Pingueculae (singular form = piguecula) are yellowish, slightly raised lesions that form on the surface tissue of the white part of your eye (sclera), close to the edge of the cornea. They are typically found in the open space between your eyelids, which also happens to be the area exposed to the sun.
While pingueculae are more common in middle-aged or older people who spend significant amounts of time in the sun, they can also be found in younger people and even children – especially those who spend a lot of time in the sun without protection such as sunglasses or hats.
In most people, pingueculae cause few symptoms. However, a pinguecula that is irritated might create a feeling that something is in the eye – called a foreign body sensation. In some cases, pingueculae can become swollen and inflamed, a condition called pingueculitis. Irritation and eye redness from pingueculitis usually result from exposure to sun, wind, dust, or extremely dry conditions.
The treatment for pingueculae depends on the severity of the growth and its symptoms. Everyone with pingueculae can benefit from sun protection for their eyes. Lubricating eye drops may be prescribed for those with mild pingueculitis to relieve dry eye irritation and foreign body sensation. To relieve significant inflammation and swelling, steroid eye drops or non-steroidal anti-inflammatory drugs may be needed.
Surgical removal of the pinguecula may be considered in severe cases where there is interference with vision, contact lens wear or normal blinking.
Frequently, pingueculae can lead to the formation of pterygia.
Pterygia (singular form = pterygium) are wedge- or wing-shaped growths of benign fibrous tissue on the surface tissue of the sclera. Because pterygia also contain blood vessels, they are considered a fibrovascular growth. In extreme cases, pterygia may grow onto the eye's cornea and interfere with vision.
Because a pterygium is usually quite visible to others, a person who has one may become concerned about their personal appearance. As with pingueculae, prolonged exposure to ultraviolet light from the sun may play a role in the formation of pterygia.
Many people with pterygia do not experience symptoms or require treatment. Some pterygia may become red and swollen on occasion, and some may become large or thick. This may cause concern about appearance or create a feeling of having a foreign body in the eye. Large and advanced pterygia can actually cause a distortion of the surface of the cornea and induce astigmatism and blurred vision.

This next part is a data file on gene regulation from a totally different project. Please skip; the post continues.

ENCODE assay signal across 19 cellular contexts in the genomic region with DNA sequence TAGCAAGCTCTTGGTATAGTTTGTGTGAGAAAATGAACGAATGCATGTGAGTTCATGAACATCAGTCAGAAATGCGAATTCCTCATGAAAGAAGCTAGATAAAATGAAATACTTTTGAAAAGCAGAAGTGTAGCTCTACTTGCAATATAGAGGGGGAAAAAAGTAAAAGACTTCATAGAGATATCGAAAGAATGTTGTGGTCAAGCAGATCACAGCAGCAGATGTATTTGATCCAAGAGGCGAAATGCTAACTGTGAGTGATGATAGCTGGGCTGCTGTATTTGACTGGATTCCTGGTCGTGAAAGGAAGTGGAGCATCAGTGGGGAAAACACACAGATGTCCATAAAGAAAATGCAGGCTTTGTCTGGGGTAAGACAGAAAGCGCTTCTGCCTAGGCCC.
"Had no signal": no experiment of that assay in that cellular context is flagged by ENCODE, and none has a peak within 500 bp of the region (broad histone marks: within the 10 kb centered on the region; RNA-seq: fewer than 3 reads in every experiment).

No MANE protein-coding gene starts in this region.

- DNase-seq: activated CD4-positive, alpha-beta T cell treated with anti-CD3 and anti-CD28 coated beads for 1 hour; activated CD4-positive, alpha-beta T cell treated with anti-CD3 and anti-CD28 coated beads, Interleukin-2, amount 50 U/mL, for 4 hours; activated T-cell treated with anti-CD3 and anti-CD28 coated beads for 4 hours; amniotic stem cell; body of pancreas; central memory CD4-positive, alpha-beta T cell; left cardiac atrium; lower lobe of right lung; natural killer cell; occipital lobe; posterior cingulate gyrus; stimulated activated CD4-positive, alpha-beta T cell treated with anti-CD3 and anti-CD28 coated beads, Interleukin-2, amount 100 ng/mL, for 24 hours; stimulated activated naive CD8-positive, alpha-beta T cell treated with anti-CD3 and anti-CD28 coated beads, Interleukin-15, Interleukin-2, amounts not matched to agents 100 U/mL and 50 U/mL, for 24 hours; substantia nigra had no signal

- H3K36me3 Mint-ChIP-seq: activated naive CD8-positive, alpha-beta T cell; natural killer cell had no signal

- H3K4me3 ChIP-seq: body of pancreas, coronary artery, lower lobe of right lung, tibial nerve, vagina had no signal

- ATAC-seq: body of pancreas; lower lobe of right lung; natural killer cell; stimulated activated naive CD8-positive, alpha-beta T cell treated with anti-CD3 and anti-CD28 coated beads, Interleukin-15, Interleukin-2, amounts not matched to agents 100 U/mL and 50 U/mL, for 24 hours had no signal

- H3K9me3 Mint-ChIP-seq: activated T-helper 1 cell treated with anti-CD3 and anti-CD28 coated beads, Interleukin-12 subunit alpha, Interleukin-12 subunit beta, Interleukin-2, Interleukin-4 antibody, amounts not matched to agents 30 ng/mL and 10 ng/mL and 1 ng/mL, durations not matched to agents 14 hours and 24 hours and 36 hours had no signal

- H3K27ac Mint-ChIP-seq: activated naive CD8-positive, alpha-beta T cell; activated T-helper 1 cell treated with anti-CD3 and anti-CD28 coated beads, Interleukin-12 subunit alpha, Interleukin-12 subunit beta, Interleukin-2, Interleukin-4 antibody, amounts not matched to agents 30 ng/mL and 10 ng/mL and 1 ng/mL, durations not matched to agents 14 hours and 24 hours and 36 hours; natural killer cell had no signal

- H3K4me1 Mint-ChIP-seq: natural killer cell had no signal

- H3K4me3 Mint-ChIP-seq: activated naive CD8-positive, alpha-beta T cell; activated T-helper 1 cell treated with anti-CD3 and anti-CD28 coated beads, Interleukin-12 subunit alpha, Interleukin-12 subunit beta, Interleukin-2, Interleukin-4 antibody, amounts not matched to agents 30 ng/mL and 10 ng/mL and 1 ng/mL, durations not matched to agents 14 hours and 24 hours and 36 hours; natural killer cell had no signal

Treatment depends on the pterygium's size and the symptoms it causes. If a pterygium is small but becomes inflamed, your eye doctor may prescribe lubricants or possibly a mild steroid eye drop to reduce swelling and redness. In some cases, surgical removal of the pterygium is necessary.
The pterygia may be removed in a procedure room at the doctor's office or in an operating room setting. A number of surgical techniques are currently used to remove pterygia, and it is up to your eye doctor to determine the best procedure for you.
After the procedure, which usually lasts no longer than 30 minutes, you may need to wear an eye patch for protection for a day or two. For uncomplicated surgery, you should be able to return to work or normal activities the next day.
Unfortunately, pterygia often return after surgical removal. In fact, the recurrence rate can be as high as 40%. To prevent regrowth after the pterygium is surgically removed, your eye surgeon may suture or glue a piece of surface eye tissue onto the affected area. This method, called autologous conjunctival autografting, is safe and lowers the chance of the pterygium growing back. After removal of the pterygium, steroid eye drops may be used for several weeks to decrease swelling and prevent regrowth.
It is important to note that pterygium removal can also induce astigmatism, especially in patients who already have astigmatism.
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